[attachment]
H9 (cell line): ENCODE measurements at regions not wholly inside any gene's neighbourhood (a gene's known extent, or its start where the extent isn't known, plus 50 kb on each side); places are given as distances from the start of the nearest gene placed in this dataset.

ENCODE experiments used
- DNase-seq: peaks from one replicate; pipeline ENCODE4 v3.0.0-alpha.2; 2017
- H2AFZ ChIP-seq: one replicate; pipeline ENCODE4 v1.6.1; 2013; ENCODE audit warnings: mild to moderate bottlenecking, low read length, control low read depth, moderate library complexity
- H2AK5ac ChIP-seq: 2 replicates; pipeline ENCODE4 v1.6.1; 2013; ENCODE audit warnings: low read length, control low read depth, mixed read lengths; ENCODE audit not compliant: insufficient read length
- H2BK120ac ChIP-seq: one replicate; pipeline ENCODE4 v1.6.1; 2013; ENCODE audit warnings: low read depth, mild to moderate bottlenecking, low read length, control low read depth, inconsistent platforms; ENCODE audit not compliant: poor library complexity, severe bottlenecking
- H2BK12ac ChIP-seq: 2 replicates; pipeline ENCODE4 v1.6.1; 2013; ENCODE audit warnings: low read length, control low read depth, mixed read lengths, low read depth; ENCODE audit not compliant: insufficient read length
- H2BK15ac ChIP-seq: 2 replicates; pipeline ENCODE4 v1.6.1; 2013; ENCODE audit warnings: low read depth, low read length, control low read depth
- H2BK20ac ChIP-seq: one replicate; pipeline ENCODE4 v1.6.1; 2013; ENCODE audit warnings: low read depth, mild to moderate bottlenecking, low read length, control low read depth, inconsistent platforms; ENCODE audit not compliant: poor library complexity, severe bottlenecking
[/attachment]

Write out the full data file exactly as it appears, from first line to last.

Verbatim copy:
H9 (cell line): ENCODE measurements at regions not wholly inside any gene's neighbourhood (a gene's known extent, or its start where the extent isn't known, plus 50 kb on each side); places are given as distances from the start of the nearest gene placed in this dataset.

ENCODE experiments used
- DNase-seq: peaks from one replicate; pipeline ENCODE4 v3.0.0-alpha.2; 2017
- H2AFZ ChIP-seq: one replicate; pipeline ENCODE4 v1.6.1; 2013; ENCODE audit warnings: mild to moderate bottlenecking, low read length, control low read depth, moderate library complexity
- H2AK5ac ChIP-seq: 2 replicates; pipeline ENCODE4 v1.6.1; 2013; ENCODE audit warnings: low read length, control low read depth, mixed read lengths; ENCODE audit not compliant: insufficient read length
- H2BK120ac ChIP-seq: one replicate; pipeline ENCODE4 v1.6.1; 2013; ENCODE audit warnings: low read depth, mild to moderate bottlenecking, low read length, control low read depth, inconsistent platforms; ENCODE audit not compliant: poor library complexity, severe bottlenecking
- H2BK12ac ChIP-seq: 2 replicates; pipeline ENCODE4 v1.6.1; 2013; ENCODE audit warnings: low read length, control low read depth, mixed read lengths, low read depth; ENCODE audit not compliant: insufficient read length
- H2BK15ac ChIP-seq: 2 replicates; pipeline ENCODE4 v1.6.1; 2013; ENCODE audit warnings: low read depth, low read length, control low read depth
- H2BK20ac ChIP-seq: one replicate; pipeline ENCODE4 v1.6.1; 2013; ENCODE audit warnings: low read depth, mild to moderate bottlenecking, low read length, control low read depth, inconsistent platforms; ENCODE audit not compliant: poor library complexity, severe bottlenecking